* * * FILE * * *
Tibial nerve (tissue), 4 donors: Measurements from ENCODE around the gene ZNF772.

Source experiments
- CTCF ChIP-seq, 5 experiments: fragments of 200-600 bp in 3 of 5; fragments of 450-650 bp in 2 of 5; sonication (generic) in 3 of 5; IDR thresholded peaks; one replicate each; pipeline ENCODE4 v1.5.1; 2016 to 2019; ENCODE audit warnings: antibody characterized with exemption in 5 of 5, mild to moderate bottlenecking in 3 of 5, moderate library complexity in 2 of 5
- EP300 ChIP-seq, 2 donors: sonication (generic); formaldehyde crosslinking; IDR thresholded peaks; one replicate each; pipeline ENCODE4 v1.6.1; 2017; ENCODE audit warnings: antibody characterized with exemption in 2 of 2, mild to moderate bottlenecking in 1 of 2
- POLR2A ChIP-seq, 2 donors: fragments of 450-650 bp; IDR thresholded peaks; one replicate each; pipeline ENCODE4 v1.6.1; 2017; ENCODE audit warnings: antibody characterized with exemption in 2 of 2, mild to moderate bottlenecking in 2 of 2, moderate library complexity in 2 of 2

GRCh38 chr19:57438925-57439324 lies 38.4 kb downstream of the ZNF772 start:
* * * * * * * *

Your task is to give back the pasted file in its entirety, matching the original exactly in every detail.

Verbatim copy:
Tibial nerve (tissue), 4 donors: Measurements from ENCODE around the gene ZNF772.

Source experiments
- CTCF ChIP-seq, 5 experiments: fragments of 200-600 bp in 3 of 5; fragments of 450-650 bp in 2 of 5; sonication (generic) in 3 of 5; IDR thresholded peaks; one replicate each; pipeline ENCODE4 v1.5.1; 2016 to 2019; ENCODE audit warnings: antibody characterized with exemption in 5 of 5, mild to moderate bottlenecking in 3 of 5, moderate library complexity in 2 of 5
- EP300 ChIP-seq, 2 donors: sonication (generic); formaldehyde crosslinking; IDR thresholded peaks; one replicate each; pipeline ENCODE4 v1.6.1; 2017; ENCODE audit warnings: antibody characterized with exemption in 2 of 2, mild to moderate bottlenecking in 1 of 2
- POLR2A ChIP-seq, 2 donors: fragments of 450-650 bp; IDR thresholded peaks; one replicate each; pipeline ENCODE4 v1.6.1; 2017; ENCODE audit warnings: antibody characterized with exemption in 2 of 2, mild to moderate bottlenecking in 2 of 2, moderate library complexity in 2 of 2

GRCh38 chr19:57438925-57439324 lies 38.4 kb downstream of the ZNF772 start: